Here, we will look at the three-note chord shapes and their inversions on the top three strings (1, 2, 3) and the next lower set of strings (2, 3, 4).
These string sets are the most practical for playing in a band situation. Because they cut through the mix well and offer a different texture than barre chords or open position chords, they are used quite often by the professional guitarist. They also further help us connect the positions and fifth are located, and help in the connection process of chords, arpeggios, and scales.
Seventh chords consist of four notes from the major scale: root, third, fifth, and seventh (1–3–5–7). The breakdown for each chord type is:
• Major 7th: The major 7th chord consists of a major triad with an added major 7th interval. The formula is: root, major 3rd, perfect 5th, major 7th, or 1–3–5–7.
• Dominant 7th: The dominant 7th chord -consists of a major triad with an added minor 7th interval. The formula is: root, major 3rd, perfect 5th, minor 7th. or 1–3–5-b7.
• Minor 7th: The minor 7th chord consists of a minor triad with an added minor 7th interval. The formula is: root, minor 3rd, perfect 5th, minor 7th, or 1-b3–5-b7.
Lets work on the five patterns of major and minor triads. By now you maу have noticed these chords sound somewhat different even though they are the same letter name and type. This is because they are different voicings.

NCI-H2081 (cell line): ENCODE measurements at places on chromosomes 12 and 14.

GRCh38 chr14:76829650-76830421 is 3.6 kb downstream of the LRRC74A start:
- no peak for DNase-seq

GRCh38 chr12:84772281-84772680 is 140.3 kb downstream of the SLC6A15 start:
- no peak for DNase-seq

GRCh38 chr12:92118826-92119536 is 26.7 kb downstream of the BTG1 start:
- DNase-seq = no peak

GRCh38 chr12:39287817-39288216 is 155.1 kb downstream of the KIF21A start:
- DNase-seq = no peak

The voicing refers to the order of chord tones upward from the bass note.
• One voicing might be: 1,5, 1. 3, 5,1.
• Another might be; 3, 1. 5, 1,
• Another might be: 1, 3, 5,1, 3.
So the order in which the chord tones occur has some effect on the sound, but it does not change the basic sound quality. For example, all major chords will sound major, but different voicings will have a somewhat different shade of sound.
Here are some variations of the five basic chord shapes for major and minor presented in the previous article about the five patterns. The smaller shapes extracted from the larger ones are very important because they have a different density of sound and are more appropriate for some situations. Part of having a good rhythm guitar vocabulary is knowing which voicing is correct or the style and instrumentation. Be sure to compare the variations to the original. Most of the times, they are a smaller version of the original shape. Fingerings are left out so that you can focus or the octave shapes. See the root! Experiment with all possible fingerings!